Understanding and strengthening your core

By Golf Fitness MagazineMay 7, 2010, 10:54 pm
Understanding and strengthening your “core” is important to improving your golf game. All movement, whether it is swinging the golf club, sitting or standing originates from core muscles. Core muscles are an important part of overall training and until recently, have been a neglected part of the body.

Your core is comprised of muscles from around your trunk and pelvis. Benefits of strengthening your core include increased protection and bracing for your back as you swing the club with force and the ability to control the club throughout the swing. If you have never focused on your core, the off-season is a perfect time to work on improving this part of your body. Here are a few core strengthening exercises designed by Golf Conditioning Specialist David W. Cusick to get you started.

The first two exercises are essential beginner strengthening techniques, designed to enhance the body’s awareness to initiate the core muscles (transverse abdominals, gluts and lower back) prior to swinging the golf club. The third is a stretch for the hip flexors, which are at the base of the core muscles.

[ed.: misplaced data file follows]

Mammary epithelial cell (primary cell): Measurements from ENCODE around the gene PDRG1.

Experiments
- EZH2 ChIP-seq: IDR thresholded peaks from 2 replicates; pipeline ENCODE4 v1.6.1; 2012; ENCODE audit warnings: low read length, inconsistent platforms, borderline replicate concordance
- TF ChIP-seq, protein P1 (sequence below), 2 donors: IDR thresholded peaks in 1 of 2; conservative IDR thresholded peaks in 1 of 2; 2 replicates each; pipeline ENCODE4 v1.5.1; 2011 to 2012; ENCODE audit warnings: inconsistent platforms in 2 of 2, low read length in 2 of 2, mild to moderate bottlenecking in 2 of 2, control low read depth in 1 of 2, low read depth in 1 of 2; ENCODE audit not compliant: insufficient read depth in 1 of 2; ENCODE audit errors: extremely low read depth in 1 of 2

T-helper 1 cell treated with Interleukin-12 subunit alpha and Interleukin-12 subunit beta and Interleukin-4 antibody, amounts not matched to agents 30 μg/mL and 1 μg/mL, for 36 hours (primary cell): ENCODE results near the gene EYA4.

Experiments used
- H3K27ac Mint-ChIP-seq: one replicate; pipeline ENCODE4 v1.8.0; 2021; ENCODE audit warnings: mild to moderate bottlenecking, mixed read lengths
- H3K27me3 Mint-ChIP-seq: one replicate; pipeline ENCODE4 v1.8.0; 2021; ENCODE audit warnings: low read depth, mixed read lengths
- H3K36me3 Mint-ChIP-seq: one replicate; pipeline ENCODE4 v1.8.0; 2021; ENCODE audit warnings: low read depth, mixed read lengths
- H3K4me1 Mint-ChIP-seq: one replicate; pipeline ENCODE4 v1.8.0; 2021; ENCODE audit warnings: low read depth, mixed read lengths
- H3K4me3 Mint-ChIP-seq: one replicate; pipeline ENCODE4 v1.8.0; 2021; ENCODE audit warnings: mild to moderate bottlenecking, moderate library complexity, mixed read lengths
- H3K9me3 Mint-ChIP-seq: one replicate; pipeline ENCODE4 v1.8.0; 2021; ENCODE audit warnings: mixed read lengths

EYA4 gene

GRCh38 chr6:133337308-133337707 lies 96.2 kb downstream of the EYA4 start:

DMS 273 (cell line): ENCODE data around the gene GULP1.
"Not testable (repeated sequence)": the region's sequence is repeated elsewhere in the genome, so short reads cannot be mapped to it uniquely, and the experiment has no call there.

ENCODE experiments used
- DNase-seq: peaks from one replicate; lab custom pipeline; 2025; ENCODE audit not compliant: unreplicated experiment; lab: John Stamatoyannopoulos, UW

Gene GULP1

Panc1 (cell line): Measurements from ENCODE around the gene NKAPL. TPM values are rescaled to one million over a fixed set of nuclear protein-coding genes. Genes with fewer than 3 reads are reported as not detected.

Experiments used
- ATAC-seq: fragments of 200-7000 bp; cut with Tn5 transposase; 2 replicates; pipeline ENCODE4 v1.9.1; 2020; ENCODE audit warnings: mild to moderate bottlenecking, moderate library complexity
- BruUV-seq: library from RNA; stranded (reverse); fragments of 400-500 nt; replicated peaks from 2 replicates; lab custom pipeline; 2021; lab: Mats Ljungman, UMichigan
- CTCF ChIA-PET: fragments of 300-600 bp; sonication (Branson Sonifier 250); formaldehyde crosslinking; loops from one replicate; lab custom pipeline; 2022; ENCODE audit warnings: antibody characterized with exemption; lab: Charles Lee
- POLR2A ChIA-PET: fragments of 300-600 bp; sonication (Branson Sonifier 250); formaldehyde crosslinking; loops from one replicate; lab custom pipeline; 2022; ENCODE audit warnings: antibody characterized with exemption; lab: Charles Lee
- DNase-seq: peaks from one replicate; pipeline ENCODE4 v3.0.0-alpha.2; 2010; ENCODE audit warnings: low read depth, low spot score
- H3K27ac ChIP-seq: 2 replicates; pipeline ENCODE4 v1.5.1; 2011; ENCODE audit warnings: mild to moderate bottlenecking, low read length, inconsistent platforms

Core Exercise to Target Transverse Abdominal Muscles
1. Lay on your back with knees bent. Place a towel under the small of your back. Keep your lower back pressed against the towel.
2. Tighten abdominals by drawing belly button in towards spine. In one continuous move, slowly straighten left leg, pause then bring it back to start position. Keep pressure into the towel. Repeat exercise with other leg.
3. Do 6-8 repetitions per leg for 2 to 3 sets allowing one minute rest intervals.
Core Exercise to Target Transverse Abdominal Muscl

Hip Bridge

1. Begin by lying on your back. Bend your knees with feet flat on the floor. Extend your arms out to your sides for support.